The impact of makeup on human ability to recognize faces has been studied by Ueda and Koyama.3 These authors observed that the application of light makeup slightly increases human recognizability, whereas heavy makeup significantly decreases it. Light makeup accentuates distinctive facial characteristics, thereby facilitating face recognition, while heavy makeup increases the bilateral size and symmetry of the eyes and lips, leading to a decreased characteristic distinctiveness.4 Light makeup is not easily perceived, since the applied colors are natural skin, lip, and eye colors (see Figure 4b, d). Heavy makeup is clearly visible, for example, red or dark lips, and strongly accentuated eyes (see Figure 4f, h). The notion of light or heavy makeup does not necessarily relate to the number of products used but rather to the difference in facial appearance before and after application (see Figure 3b).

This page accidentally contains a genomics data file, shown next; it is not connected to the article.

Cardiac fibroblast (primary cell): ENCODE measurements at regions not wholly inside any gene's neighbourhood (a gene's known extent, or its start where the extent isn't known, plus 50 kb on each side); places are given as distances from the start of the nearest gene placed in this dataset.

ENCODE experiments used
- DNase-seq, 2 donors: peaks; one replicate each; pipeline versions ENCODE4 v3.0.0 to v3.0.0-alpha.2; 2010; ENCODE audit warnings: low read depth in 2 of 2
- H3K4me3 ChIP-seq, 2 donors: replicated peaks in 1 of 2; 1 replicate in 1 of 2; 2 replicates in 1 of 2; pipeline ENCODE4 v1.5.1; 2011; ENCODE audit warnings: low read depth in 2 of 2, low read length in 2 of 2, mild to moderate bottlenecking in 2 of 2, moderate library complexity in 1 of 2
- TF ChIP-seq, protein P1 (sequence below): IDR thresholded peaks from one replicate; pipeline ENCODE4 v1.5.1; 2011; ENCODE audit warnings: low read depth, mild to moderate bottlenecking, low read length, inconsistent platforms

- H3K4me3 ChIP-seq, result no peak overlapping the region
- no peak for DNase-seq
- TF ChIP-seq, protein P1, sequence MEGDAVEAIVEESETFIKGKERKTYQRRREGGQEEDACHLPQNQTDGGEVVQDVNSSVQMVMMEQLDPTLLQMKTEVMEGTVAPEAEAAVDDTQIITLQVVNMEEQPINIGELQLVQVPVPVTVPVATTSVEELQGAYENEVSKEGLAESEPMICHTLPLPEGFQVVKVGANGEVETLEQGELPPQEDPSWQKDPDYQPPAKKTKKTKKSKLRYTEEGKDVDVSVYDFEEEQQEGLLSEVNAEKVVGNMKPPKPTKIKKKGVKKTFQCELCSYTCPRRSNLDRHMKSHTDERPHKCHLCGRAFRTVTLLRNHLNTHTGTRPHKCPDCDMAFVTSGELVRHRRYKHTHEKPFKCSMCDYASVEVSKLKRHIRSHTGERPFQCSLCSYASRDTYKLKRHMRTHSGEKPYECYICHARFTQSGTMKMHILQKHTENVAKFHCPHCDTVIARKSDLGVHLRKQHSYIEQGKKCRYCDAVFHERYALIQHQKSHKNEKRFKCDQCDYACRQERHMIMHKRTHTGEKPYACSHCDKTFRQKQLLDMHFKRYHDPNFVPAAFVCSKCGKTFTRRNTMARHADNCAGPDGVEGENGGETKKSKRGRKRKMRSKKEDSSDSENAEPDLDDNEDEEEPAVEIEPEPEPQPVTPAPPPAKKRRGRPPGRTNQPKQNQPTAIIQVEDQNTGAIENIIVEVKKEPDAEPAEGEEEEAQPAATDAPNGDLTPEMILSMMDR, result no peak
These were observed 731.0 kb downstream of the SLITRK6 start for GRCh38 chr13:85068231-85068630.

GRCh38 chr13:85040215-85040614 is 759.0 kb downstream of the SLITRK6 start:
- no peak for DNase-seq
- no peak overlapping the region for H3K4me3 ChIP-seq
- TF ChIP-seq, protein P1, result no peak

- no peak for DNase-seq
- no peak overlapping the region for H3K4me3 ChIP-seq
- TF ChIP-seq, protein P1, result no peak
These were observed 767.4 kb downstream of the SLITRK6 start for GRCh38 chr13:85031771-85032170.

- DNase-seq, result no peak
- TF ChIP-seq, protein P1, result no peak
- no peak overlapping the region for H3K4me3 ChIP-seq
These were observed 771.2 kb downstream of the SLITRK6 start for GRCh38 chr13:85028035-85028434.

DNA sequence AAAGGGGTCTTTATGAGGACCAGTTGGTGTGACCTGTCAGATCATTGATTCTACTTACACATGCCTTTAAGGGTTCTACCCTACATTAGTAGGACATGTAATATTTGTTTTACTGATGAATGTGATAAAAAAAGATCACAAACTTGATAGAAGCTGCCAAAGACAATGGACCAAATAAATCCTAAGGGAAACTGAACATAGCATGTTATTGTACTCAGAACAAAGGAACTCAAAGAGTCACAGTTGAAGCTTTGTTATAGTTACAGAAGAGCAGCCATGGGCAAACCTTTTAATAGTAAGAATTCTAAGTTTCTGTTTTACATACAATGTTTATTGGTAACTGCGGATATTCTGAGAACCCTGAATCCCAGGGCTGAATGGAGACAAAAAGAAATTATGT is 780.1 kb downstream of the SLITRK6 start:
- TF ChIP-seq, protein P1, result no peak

We studied the impact of cosmetic makeup on automated face recognition systems. In an earlier project, Adam Harvey explored the use of tribal paint and high-fashion aesthetics to defeat automatic face detection systems.6 By contrast, the type of makeup we considered is not intended to deliberately undermine the security of a biometric system but rather to improve facial aesthetics using commonly available cosmetics (see Figures 3–5).
We considered 99 subjects from the YouTube MakeUp tutorials dataset. There are four images associated with each subject: two with makeup, and two without. To assess the impact of makeup, we conducted three different matching experiments for each subject (see Figure 6). In the first, face images without makeup were matched (N vs N). In the second, one of the images to be matched had makeup, while the other did not (M vs N). In the third experiment, both images to be matched had makeup (M vs M).